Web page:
I embrace TNR here, but in Australia TNR won't work, and considering their geography and the scope of the issue it would actually be an inferior method simply because the cats are spread over the entire continent. People in Australia are mostly based on the coasts. The majority of Australia has extremely large swaths of land where the human population is minuscule, to say the least. TNR works in urban and suburban populated areas, Australia's cat problem is nationwide.
Killing cats sounds horrible, but by allowing feral cats to live on, even if spayed and neutered, the result is killing native wildlife, in some cases to the point of extinction. BOTH choices end up in the destruction of animals. Australians should not be made to feel guilty for dealing with an issue that has no easy answer. They're doing the best they can, and even as a cat lover I agree with them the endangered native wildlife has to come first.
It was buried in my comments about TNVR in this country, but yes, I agree, sadly, that killing feral cats in Australia is probably necessary.
Ell_Cee, cats came way before rabbits. Some are thought to have come with the earliest merchants and explorers via Indonesia to NW Australia (isolated ships' strays, coming ashore and being left behind, probably dying out). Others are known to have arrived on the ships carrying the First Fleet (the equivalent of your Mayflower settlers).
Matthew Flinders circumnavigated the continent with a cat as his companion.
I don't believe anyone seriously accepts the theory that cats were imported to reduce plague rabbit numbers - by the time rabbits were an environmental problem, feral cats were one too, as were foxes, goats, pigs and camels.
I didn't say that cats came after rabbits. Yes, the cats were there, then the rabbits were imported. Because the rabbits reproduced, well, like rabbits, the cats' predation of the creatures was welcomed, thus creating yet another problem. The law of unintended consequences, as usual.
The article sets out the history of cats in Australia, as well as approaches to management, and calls for a consideration of TNVR, or TNR, as an adjunct approach to killing the feral cats. It a long read, but an informative one. Here's the start:
In NSW, free-roaming cats are regarded as one the biggest threats to biodiversity. Yet, at one stage they were classified as “the enemy of the rabbit” and were protected and released in their thousands. The purpose of this article is to examine the changing status of cats in Australia, demonstrating that regulation frequently depends on a narrow set of values based on the usefulness of cats at a given point in time. By the late twentieth century, the status of free-roaming cats had changed from enemy of the rabbit, to threat to biodiversity and then in the twenty-first century, to a risk to biosecurity.
I'm sorry if I misrepresented your view. I'm well over 60, and have never met or heard of anyone, anywhere here presenting the view that feral cats will help lower rabbit numbers so are useful.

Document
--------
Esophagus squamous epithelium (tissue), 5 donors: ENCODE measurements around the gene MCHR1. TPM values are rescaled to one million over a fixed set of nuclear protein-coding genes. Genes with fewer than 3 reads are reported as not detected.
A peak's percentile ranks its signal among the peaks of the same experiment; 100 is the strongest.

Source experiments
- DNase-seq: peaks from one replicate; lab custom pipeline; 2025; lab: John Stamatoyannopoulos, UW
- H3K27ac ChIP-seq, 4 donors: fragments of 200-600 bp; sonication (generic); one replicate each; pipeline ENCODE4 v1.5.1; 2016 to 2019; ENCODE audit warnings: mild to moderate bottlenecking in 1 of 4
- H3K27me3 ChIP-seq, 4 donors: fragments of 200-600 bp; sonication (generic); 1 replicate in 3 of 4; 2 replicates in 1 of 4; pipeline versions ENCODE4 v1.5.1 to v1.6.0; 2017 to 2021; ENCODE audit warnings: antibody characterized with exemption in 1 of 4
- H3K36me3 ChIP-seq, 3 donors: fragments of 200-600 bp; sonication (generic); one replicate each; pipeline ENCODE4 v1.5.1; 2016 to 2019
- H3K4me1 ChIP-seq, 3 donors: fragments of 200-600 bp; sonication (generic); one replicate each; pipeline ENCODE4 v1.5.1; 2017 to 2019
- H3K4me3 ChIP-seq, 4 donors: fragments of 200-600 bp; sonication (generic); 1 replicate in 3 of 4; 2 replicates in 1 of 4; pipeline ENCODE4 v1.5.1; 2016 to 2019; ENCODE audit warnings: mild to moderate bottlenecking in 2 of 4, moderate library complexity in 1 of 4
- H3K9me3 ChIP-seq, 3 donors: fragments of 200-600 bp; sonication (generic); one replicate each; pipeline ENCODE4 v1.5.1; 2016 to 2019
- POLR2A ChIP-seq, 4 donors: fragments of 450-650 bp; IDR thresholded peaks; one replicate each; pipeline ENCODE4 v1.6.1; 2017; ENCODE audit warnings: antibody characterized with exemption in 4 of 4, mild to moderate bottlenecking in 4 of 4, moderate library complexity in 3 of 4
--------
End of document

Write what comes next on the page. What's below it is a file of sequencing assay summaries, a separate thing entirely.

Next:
The neutering approach is used when possible for urban strays, including in regional population centres. That's been standard policy for very many decades.
Ferals are different, as has been recognised for well over a century. You only need to go through some Depression era newspapers, or earlier Great Strike newspapers (1890s) to see that.
The cat as rabbit predator was a 19th Century bad idea. Here are some edited paragraphs from the article:
The fortunes of the cat in Australia were closely connected with the introduction of the rabbit, an event which occurred during the nineteenth century and which coincided with land management practices that fostered the introduction and removal of species with impunity.
Although debate surrounds the manner and timing of the introduction of cats, records indicate that they arrived in 1788, at the time of European occupation14. In the early days of NSW, cats were valued for their skill in controlling rats and mice and also as a companion animal, a role that increased throughout the nineteenth century as Australia adopted the European practice of breeding show cats15. Both the aesthetic and practical appeal of cats secured their position, so that by the late nineteenth century, cats had spread throughout 90% of the continent16. They had become a feature of colonial life, yet for much of the nineteenth century they were not at the forefront of settlers' lives. Cats, for example, were not considered especially advantageous or overly detrimental. Accordingly, they escaped the type of treatment meted out to free-roaming dogs, dingoes, kangaroos, quolls, and wallabies, who were earmarked for destruction because of their perceived danger to humans and/or threat to primary production17. As the nineteenth century drew to a close, however, the status of the cat was about to change, its fortunes being dramatically linked with the fortunes of another introduced animal, the rabbit.